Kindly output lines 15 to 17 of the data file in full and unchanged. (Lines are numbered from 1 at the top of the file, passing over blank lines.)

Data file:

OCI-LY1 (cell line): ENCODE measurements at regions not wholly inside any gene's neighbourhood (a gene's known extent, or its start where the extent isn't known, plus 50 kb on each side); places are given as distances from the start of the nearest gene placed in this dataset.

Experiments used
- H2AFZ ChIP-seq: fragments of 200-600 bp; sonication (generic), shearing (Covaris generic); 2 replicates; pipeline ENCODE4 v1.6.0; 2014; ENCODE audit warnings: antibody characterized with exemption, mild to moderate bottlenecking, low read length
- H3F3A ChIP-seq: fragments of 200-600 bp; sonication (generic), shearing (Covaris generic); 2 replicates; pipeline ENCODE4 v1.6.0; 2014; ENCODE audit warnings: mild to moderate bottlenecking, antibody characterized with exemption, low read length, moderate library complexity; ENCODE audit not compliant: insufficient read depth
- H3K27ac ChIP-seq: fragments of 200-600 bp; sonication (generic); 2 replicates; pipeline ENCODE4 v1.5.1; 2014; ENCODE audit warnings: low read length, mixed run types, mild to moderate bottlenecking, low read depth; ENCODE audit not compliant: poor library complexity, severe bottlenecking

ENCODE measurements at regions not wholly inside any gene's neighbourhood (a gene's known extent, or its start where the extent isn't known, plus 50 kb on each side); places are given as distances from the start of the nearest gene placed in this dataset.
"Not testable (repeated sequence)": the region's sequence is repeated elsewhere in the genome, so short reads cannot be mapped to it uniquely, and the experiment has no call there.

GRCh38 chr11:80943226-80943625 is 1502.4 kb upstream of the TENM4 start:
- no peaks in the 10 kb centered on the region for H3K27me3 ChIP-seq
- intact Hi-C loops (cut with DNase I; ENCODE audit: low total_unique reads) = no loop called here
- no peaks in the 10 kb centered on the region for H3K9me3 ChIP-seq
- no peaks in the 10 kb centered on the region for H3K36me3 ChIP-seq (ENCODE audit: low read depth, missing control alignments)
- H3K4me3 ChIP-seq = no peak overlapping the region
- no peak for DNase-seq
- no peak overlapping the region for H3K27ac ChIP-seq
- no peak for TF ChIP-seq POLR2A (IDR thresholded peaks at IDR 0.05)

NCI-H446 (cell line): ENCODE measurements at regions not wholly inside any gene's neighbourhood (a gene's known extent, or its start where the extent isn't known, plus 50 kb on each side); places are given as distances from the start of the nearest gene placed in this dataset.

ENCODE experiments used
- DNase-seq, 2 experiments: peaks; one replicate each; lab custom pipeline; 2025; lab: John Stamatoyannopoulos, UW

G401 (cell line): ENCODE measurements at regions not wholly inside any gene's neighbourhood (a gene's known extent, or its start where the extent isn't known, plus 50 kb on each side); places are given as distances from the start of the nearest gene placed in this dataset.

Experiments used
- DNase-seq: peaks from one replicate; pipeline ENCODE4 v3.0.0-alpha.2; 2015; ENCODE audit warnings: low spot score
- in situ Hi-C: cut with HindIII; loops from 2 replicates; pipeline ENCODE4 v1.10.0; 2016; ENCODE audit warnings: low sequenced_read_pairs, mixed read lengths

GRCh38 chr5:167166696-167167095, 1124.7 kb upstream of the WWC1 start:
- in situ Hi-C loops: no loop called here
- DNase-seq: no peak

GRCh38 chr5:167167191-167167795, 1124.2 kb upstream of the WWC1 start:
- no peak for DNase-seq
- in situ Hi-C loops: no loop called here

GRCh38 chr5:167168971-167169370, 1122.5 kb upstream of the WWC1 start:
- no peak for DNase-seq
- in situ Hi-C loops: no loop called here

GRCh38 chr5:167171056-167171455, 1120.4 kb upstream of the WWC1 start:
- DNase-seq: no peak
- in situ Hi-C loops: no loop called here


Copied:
- no peak overlapping the region for H3K27ac ChIP-seq
- no peak for TF ChIP-seq POLR2A (IDR thresholded peaks at IDR 0.05)

NCI-H446 (cell line): ENCODE measurements at regions not wholly inside any gene's neighbourhood (a gene's known extent, or its start where the extent isn't known, plus 50 kb on each side); places are given as distances from the start of the nearest gene placed in this dataset.